Thursday, January 10, 2013

A quote from the coiner of "languaculture"

"First, culture becomes visible only when an outsider encounters it, and what becomes visible depends on the LC1 of the outsider. There could be a big difference; there could be a little difference; and the translation would vary accordingly. Second, culture is relational. It is the property of no one and exists only as a translation enabler between LC1 and LC2, its content, again, being a function of which LC1 and LC2 define the boundary." (Michael Agar in International Journal of Qualitative Methods 5 (2) June 2006).

I love this quote. I first came across the idea in the Wikipedia article on "languaculture": "According to Agar, culture is a ... translation between source languaculture and target languaculture. Like a translation, it makes no sense to talk about the culture of X without saying the culture of X for Y..." I imagine if I look back, I'll find the same idea in Agar's book Language Shock.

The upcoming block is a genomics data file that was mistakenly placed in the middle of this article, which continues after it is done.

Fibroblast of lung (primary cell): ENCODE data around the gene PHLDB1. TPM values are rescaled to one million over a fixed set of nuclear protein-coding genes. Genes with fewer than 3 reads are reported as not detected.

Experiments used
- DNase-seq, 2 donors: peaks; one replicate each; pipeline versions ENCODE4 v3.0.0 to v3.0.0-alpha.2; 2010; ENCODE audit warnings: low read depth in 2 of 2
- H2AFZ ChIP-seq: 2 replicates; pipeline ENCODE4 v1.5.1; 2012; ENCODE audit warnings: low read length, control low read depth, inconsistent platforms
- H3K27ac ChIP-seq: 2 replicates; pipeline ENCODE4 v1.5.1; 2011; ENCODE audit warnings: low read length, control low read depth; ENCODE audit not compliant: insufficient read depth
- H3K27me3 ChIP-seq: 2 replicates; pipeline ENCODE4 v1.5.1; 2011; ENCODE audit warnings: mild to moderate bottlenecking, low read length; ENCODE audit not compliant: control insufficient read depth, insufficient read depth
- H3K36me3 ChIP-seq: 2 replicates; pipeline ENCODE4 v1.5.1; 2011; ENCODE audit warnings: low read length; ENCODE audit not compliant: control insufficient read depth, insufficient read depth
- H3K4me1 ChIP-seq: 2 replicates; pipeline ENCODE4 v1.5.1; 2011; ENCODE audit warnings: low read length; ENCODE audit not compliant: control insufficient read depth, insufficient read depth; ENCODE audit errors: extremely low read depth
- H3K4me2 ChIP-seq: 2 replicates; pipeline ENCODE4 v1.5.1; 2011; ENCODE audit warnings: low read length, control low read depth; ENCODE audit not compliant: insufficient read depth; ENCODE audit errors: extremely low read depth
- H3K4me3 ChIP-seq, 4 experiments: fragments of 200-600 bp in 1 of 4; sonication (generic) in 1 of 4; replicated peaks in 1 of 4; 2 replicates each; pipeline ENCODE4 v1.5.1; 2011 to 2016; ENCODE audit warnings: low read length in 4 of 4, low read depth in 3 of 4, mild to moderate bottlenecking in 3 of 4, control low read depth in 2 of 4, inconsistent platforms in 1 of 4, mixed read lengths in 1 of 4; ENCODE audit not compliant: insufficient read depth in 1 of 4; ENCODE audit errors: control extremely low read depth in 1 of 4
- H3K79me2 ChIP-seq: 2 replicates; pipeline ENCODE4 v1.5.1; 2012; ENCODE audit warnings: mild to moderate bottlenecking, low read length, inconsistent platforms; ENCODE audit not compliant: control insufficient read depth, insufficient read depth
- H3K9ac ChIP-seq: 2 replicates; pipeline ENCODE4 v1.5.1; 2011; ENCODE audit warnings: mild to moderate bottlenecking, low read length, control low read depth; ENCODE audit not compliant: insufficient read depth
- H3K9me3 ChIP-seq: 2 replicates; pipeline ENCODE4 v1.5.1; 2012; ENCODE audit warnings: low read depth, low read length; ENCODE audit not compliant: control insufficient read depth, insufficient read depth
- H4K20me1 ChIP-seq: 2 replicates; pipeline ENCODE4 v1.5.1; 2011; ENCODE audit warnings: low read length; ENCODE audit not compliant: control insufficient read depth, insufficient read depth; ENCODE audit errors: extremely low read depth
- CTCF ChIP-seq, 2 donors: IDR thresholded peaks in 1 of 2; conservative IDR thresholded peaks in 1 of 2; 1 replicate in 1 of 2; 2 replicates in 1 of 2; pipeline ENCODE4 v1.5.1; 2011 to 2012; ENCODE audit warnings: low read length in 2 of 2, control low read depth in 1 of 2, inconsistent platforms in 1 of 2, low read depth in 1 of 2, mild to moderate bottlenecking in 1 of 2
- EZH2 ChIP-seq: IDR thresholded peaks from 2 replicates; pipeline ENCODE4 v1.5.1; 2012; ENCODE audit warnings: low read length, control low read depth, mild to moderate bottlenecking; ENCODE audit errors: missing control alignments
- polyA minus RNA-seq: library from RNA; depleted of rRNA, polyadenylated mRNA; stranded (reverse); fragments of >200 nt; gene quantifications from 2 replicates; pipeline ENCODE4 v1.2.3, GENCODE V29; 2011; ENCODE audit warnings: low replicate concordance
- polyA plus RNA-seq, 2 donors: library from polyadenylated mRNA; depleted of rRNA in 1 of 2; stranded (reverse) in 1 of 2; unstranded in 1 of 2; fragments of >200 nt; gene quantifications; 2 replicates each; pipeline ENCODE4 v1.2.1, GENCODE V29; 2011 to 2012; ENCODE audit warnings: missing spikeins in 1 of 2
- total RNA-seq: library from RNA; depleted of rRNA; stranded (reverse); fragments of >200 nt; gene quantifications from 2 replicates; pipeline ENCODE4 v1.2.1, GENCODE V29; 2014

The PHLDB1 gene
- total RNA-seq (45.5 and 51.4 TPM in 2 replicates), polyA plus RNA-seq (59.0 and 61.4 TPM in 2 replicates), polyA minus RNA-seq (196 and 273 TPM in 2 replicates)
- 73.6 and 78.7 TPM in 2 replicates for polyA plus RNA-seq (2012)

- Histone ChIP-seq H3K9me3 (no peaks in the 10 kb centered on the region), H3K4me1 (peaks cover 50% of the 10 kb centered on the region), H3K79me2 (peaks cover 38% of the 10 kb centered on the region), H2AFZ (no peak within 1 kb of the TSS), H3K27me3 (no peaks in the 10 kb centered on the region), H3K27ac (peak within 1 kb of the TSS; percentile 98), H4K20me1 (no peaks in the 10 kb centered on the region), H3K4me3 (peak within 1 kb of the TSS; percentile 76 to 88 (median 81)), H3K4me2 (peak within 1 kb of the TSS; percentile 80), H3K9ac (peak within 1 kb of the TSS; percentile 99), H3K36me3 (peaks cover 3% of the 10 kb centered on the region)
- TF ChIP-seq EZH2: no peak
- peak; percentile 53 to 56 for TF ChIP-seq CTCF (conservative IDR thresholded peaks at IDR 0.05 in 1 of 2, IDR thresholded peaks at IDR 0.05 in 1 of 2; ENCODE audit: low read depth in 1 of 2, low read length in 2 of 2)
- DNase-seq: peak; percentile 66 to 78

In our terms, Agar is saying that a "culture" is always and only a "they story"! Think that through. Get it? (Our GPA concept of "they stories" derives from the Vygotskyan concept of mediation, which I wish Agar had thought about. )

It's not a culture to be learned, but a story to be lived.

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